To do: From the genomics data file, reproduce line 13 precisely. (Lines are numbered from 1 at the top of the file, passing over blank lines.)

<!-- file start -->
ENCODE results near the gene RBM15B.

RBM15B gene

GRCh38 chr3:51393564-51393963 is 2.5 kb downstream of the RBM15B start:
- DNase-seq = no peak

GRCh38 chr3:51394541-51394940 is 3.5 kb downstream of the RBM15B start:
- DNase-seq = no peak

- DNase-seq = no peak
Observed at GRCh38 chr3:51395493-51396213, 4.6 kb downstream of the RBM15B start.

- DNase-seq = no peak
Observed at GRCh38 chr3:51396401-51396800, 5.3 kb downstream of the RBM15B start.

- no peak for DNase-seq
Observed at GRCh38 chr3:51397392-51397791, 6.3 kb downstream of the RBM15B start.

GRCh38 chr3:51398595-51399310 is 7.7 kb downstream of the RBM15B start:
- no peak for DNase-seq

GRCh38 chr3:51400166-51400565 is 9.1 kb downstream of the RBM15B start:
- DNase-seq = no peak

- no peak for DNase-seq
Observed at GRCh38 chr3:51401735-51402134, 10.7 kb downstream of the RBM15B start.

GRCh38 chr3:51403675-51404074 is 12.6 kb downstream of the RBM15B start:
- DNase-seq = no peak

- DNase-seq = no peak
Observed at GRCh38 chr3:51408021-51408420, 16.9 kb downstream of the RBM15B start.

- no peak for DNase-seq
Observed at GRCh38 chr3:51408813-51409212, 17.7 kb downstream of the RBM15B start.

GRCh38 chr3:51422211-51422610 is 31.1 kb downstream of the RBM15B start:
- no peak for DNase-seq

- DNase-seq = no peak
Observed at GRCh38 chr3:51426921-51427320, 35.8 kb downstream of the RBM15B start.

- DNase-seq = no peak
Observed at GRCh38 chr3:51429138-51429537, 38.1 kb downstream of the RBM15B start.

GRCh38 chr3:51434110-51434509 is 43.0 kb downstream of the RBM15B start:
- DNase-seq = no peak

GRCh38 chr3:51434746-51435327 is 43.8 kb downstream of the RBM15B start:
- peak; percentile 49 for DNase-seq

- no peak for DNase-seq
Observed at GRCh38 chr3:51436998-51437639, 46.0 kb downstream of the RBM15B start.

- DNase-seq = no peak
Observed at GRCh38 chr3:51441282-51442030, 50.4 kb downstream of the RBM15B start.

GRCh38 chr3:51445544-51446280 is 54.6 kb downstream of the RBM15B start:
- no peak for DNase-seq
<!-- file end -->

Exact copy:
GRCh38 chr3:51398595-51399310 is 7.7 kb downstream of the RBM15B start: